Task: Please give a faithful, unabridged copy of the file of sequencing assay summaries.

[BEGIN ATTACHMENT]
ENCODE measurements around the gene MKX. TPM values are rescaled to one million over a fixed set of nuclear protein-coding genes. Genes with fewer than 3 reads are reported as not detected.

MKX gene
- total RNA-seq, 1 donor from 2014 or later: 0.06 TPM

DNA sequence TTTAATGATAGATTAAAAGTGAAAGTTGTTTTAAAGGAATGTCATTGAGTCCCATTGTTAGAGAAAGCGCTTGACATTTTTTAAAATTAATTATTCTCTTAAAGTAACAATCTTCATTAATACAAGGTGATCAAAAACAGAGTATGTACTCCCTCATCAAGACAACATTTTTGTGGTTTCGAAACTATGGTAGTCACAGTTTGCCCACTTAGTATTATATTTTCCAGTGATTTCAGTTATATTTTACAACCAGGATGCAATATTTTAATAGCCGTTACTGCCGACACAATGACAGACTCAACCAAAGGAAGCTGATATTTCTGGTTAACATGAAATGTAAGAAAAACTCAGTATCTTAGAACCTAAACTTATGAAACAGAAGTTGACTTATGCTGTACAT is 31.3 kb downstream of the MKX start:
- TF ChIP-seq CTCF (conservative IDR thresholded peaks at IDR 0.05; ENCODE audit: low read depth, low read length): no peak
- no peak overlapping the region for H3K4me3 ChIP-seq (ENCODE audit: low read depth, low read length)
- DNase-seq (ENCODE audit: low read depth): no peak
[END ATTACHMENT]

ENCODE measurements around the gene MKX. TPM values are rescaled to one million over a fixed set of nuclear protein-coding genes. Genes with fewer than 3 reads are reported as not detected.

MKX gene
- total RNA-seq, 1 donor from 2014 or later: 0.06 TPM

DNA sequence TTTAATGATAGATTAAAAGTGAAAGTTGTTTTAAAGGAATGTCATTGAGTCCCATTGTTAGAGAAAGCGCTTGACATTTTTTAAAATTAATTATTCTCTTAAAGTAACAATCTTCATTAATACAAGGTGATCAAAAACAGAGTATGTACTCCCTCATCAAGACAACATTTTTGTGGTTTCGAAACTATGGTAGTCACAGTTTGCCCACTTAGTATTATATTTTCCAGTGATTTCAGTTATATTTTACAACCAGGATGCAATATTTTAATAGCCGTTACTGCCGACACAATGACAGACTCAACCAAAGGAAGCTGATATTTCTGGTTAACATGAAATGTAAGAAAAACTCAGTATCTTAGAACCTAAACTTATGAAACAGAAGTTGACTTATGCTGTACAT is 31.3 kb downstream of the MKX start:
- TF ChIP-seq CTCF (conservative IDR thresholded peaks at IDR 0.05; ENCODE audit: low read depth, low read length): no peak
- no peak overlapping the region for H3K4me3 ChIP-seq (ENCODE audit: low read depth, low read length)
- DNase-seq (ENCODE audit: low read depth): no peak